What about the side effects? Does it damage hearing? 

When it comes to the potential side effects of ANC, particularly regarding hearing damage, it's important to understand that ANC technology itself is not inherently harmful to your ears. Because it reduces the need to raise the volume of your audio to overcome background noise, ANC allows you to enjoy your music or audio content at lower, safer volumes. 

However, there are a few considerations to keep in mind. Using ANC headphones at excessively high volumes for prolonged periods of time can still be damaging to your hearing as it only cancels background noise. It's essential to exercise responsible listening habits and ensure that you don't expose your ears to excessive noise levels, even with ANC activated. 

Additionally, some individuals may experience a phenomenon known as "eardrum suck" or a feeling of pressure in the ears when using ANC headphones. This sensation is caused by the rapid changes in air pressure resulting from ANC's cancellation of external sound waves. While this sensation is generally harmless and temporary, it's advisable to consult with a healthcare professional if you find it uncomfortable or have any concerns.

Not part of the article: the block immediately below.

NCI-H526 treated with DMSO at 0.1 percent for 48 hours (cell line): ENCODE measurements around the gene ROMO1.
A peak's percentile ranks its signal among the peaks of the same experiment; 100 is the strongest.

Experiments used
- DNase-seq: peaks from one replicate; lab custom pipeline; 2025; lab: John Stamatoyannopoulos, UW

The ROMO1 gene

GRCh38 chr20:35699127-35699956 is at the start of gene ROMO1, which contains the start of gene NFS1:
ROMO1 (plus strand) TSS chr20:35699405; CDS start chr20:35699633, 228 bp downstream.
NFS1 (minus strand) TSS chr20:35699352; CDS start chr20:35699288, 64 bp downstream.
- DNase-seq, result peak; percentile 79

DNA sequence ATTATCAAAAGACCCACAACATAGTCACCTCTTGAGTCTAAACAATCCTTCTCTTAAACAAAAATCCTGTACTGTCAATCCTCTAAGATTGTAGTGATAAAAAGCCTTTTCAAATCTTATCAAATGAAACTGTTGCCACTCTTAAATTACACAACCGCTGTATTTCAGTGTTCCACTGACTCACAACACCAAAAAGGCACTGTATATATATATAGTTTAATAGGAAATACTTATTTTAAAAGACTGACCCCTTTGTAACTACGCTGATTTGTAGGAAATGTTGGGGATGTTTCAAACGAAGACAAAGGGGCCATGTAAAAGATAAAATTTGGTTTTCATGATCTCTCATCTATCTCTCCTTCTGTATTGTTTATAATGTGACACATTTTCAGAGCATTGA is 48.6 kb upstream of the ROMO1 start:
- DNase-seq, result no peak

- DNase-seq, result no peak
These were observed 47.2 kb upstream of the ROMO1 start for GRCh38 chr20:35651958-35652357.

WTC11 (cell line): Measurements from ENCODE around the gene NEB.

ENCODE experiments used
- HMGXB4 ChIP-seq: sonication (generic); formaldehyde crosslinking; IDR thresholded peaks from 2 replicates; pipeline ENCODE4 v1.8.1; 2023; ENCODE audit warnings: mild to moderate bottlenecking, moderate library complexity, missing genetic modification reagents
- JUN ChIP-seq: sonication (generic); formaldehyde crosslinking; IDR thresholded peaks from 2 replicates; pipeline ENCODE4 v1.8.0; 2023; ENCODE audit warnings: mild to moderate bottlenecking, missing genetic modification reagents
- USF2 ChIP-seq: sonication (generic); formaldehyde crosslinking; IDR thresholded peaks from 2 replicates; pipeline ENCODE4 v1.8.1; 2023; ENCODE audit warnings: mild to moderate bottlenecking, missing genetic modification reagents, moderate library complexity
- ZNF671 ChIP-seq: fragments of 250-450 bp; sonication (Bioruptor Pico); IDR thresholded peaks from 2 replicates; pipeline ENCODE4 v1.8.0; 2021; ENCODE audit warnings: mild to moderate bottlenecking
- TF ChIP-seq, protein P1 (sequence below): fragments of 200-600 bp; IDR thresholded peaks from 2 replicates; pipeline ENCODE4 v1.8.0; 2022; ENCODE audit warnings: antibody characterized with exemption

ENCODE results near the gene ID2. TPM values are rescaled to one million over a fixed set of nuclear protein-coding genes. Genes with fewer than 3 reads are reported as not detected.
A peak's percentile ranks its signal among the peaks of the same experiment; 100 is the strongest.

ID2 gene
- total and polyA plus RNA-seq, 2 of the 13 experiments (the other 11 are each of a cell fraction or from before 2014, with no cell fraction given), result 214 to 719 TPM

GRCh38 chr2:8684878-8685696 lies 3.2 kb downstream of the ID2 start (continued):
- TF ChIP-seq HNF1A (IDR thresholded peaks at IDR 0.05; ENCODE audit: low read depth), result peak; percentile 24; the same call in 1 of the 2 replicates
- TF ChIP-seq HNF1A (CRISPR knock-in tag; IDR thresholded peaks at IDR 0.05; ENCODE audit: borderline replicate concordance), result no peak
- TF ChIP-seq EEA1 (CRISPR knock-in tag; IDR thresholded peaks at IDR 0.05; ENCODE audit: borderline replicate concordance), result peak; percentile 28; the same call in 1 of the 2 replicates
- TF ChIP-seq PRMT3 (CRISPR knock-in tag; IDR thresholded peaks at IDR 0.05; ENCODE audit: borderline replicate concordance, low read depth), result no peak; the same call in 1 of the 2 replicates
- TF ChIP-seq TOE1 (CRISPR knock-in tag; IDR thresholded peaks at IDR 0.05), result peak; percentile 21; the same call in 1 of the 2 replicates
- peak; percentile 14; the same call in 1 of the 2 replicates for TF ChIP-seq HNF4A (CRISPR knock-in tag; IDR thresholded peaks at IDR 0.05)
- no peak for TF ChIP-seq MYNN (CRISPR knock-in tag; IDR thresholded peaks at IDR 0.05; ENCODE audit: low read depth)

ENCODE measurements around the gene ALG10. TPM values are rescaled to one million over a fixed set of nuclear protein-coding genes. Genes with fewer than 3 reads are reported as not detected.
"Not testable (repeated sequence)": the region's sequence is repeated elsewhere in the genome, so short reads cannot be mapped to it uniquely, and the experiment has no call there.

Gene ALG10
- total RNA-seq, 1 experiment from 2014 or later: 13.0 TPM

ear doctor 

So, what can we take away from this information? 

Understanding how ANC works, including how it uses microphones, sound wave cancellation, and different placement techniques, helps us appreciate the technology's effectiveness and versatility alongside having the essential knowledge to choose the right headphones for your needs. Whether it's feedforward, feedback, or hybrid ANC, each approach allows you to create a personalised and optimised listening environment for yourself.  

Because ANC is an effective means of immersing yourself in your audio content without unnecessary distractions, it can be a great feature to consider when buying headphones. Whether you're a music enthusiast, a frequent traveller, or someone seeking a focused work environment, ANC can elevate your listening experience and provide a more immersive and enjoyable environment. For more, take a look at the Mixx range of ANC headphones and discover the joy of uninterrupted sound.